Are We Musk Deer?

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There is a type of deer that emits the beautiful fragrance of musk from its navel; one of the loveliest scents in the world. One day, a young musk deer noticed the scent and was driven wild by its sweetness. Where did the fragrance come from? The little deer searched manically among the rocks and flowers of the forest. He searched along the riverbanks and under the leaves, but he couldn’t find the scent’s origin anywhere.

Siberian musk deer

Frustrated, he tried searching for the beautiful scent again the next day, telling himself that he wouldn’t stop looking until he found the source of the fragrance. The deer ended up spending his whole life fruitlessly searching among the valleys and mountains, the deserts and meadows. Eventually, he grew to be an old weary deer. Lame and tired, he died without knowing the source of his happiness was inside him all along.

This is something that musk deers actually do. Humans too: http://www.radhanathswami.com/2012/04/in-search-of-a-lost-love-lessons-from-the-musk-deer/

24 Hours in Mexico: Mountains and Music Videos

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In the Mexican mountains of the Sierra Norte, a perfect combination of latitude and longitude conspired to create my ultimate dream of butterflies and birds and wildflowers hidden among sunny pine forests 3,000 meters above the sea. Above the clouds, past mountain streams and secret meadows, the valley light was so clear.

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I spent my days pretending to be a Victorian botanist, sketching the flowers around me.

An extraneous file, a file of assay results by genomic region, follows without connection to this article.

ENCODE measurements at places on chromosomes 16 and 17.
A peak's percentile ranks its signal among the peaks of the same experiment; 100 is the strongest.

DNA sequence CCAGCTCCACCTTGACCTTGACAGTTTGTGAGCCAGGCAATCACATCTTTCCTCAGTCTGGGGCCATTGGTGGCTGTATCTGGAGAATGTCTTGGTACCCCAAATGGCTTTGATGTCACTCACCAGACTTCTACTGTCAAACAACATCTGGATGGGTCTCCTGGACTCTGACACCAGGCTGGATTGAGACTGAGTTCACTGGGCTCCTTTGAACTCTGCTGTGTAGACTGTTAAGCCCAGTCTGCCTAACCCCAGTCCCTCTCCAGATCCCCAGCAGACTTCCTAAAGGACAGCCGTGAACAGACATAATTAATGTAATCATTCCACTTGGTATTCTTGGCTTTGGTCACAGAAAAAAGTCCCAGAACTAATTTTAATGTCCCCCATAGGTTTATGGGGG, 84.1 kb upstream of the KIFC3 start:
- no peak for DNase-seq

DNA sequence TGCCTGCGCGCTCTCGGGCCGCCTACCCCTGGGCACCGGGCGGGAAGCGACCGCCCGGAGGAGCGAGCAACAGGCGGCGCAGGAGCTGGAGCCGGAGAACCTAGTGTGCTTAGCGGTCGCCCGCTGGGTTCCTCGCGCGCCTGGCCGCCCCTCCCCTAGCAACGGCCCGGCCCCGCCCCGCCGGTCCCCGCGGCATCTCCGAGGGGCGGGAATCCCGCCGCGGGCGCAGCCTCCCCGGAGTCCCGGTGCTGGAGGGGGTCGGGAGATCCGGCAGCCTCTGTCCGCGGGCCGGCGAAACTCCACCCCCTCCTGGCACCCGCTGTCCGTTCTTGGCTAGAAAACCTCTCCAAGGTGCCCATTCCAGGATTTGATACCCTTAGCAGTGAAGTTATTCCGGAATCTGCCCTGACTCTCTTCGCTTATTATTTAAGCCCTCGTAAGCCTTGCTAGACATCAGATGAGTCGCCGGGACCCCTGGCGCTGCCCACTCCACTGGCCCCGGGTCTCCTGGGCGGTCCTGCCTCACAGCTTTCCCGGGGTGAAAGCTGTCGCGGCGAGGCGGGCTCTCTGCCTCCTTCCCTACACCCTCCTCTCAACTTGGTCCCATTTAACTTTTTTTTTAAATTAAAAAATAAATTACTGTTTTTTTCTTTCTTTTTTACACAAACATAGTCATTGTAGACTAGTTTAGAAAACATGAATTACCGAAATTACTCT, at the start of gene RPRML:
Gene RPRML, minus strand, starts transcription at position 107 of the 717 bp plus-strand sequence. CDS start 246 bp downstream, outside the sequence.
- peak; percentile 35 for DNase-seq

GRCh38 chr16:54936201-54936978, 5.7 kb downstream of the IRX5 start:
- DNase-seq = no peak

sierra norte meadows, mexico

Life was so quiet. Well, it would have been quiet if it weren´t for the village donkeys honking like doors hanging off rusty hinges.

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Anyway, the alpine dream is now over – this morning I took a chain of buses from the mountains to the capital, past snowcapped volcanoes and dusty canyons, cactus forests and parched yellow grassland that waved under a sickly light pale as a convalescent´s smile.

So now I write to you from the great ricocheting bowl of pollution that is Mexico City. Its sinewy streets are tangled in grime as the sky turns to night; a night that will hold no stars, just skyscrapers and crippled street lights nodding above the grunting motorbikes and taxis and police cars. Sometimes I feel like a turtle, drawn towards the bright lights of the city even though my whole being says I was born to follow the tidal pull of the moon, the stars and the sea.

Still, the city is alive and perfect. This evening, I met some music video producers from LA, and I get to “help” them produce a video for a Mexican band… and by help I mean I eat tacos and carry guitar cases.

With Encore Sessions

With Encore Sessions

It's a rap! With Encore Sessions

It’s a rap! With Encore Sessions

But still, that’s the beauty of travel. When you’re free to suggestions and ideas, a lot can happen in 24 hours.

Why You Should Write Love Letters

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The final part of How it Feels to Travel for Love, right here!

We took our next trip out to Alberta’s Prairie West, past First Nations Reserves and fields of Canola, and spent a few days at the Dinosaur Provisional Park. You had spent previous summers working there as a guide on $3,000 a month. No wonder you managed to spend years travelling for months on end.

Dinosaur Provincial Park, Canada

Dinosaur land!